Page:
Within healthy ovaries, granulosa cells supply developing oocytes with nutrients and secrete hormones that regulate their further development. Without those cells’ support, oogenesis can’t occur, rendering an animal infertile. However, scientists at Kyoto University found a way to restore granulosa function in mice bred to have a granulosa-impairing mutation, according to research published April 27 in Cell Reports Medicine. They say the approach could someday lead to new infertility treatments for humans as well.
The experimental mice were bred to have silenced Kitl genes, which produce a molecule that mediates communication between oocytes and granulosa and fosters ovarian follicle development. In the absence of Kitl expression, oogenesis was prevented in female mice. Conceptually, developing a gene therapy to deliver a functional Kitl copy was simple, lead author and Kyoto University molecular geneticist Takashi Shinohara explains. However, figuring out a delivery mechanism that could actually reach the granulosa cells was difficult and took some trial and error.
Much like the blood-brain barrier that shields the brain from harmful substances in the blood, granulosa cells and oocytes are protected by a blood-follicle barrier that Shinohara says is notoriously difficult to cross. “I tried all the available viruses,” Shinohara says, including multiple variations of adeno-associated viruses (AAV), which are commonly used to deliver therapeutic DNA into the nucleus of cells so that it can be transcribed without permanently altering the host genome or being passed on to offspring. “Other viruses were injected but didn’t reach these granulosa cells. Only the AAV9 . . . could penetrate [the barrier].”
Not only did the gene therapy successfully rescue the damaged granulosa cells in 8 out of 10 mice, but those mice went on to have healthy offspring—something that Shinohara says caught him by surprise.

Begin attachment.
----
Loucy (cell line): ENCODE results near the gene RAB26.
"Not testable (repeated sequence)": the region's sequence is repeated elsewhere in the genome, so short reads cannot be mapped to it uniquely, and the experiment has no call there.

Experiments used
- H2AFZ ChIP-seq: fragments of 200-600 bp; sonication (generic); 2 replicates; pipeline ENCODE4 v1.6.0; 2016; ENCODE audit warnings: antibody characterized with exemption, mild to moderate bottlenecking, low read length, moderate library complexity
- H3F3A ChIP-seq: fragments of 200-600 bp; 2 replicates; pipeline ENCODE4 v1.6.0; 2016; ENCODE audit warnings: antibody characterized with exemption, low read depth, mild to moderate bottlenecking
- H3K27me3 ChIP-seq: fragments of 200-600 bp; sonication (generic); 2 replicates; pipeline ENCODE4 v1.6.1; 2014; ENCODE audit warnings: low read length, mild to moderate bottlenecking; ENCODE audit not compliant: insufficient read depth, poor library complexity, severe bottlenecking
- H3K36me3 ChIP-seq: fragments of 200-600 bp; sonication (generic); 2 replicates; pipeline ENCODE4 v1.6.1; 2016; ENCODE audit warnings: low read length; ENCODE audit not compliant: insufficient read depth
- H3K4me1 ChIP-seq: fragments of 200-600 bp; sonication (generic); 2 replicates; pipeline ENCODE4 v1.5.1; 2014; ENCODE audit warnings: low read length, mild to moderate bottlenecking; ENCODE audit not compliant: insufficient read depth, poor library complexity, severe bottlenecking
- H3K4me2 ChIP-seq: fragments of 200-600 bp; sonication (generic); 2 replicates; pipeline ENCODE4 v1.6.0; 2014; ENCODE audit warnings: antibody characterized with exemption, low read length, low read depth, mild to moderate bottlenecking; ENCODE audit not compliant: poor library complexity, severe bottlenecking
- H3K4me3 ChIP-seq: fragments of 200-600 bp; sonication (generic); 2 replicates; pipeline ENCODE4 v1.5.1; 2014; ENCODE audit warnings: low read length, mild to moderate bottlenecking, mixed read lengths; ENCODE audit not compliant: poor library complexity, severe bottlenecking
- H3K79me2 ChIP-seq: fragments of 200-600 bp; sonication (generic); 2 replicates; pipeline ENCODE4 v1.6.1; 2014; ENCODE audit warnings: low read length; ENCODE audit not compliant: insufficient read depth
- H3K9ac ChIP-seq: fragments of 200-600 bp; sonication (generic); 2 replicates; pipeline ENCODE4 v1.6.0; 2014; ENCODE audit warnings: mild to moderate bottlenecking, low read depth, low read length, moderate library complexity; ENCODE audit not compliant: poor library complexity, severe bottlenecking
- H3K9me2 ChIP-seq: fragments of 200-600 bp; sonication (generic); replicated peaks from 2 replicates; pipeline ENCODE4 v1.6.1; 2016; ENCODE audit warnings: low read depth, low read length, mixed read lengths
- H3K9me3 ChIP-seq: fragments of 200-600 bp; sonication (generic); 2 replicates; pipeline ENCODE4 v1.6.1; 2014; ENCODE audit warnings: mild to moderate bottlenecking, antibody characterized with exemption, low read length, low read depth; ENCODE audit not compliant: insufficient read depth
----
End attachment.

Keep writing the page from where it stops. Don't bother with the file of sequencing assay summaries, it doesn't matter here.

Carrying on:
“I wasn’t sure they would become pregnant,” Shinohara tells The Scientist. “I was surprised to see those babies!”
He adds that the offspring grew up “pretty normally” and that the female offspring were still infertile, indicating that, as expected, the gene therapy didn’t get passed on to the next generation.
“AAVs are of special interest because they should not integrate into the host genome and replicate indefinitely or uncontrollably,” Harvard Medical School reproductive biologist Kaitlyn Webster, who didn't work on the study, tells The Scientist over email. “It’s important that the authors showed the gene-editing viral payload was not in the offspring of the treated mother, which is reassuring that the AAV is working as hoped and not permanently changing the maternal genome. This might suggest AAV therapy can be tunable or reversible. It is important to continue this investigation across more generations.”
Webster adds that success in fertility research is often defined “only by the occurrence of pregnancy or birth,” but that she has unanswered questions about the overall health of the offspring as well as of the AAV-treated mothers, such as whether the gene therapy resulted in behavioral or metabolic changes after the fact.
Questions remain and further work is needed, but Shinohara says his study hints at a future where AAV-mediated gene therapies become an in vivo infertility treatment for humans. “The question is how risky this procedure is,” he says, but “in principle it should work.”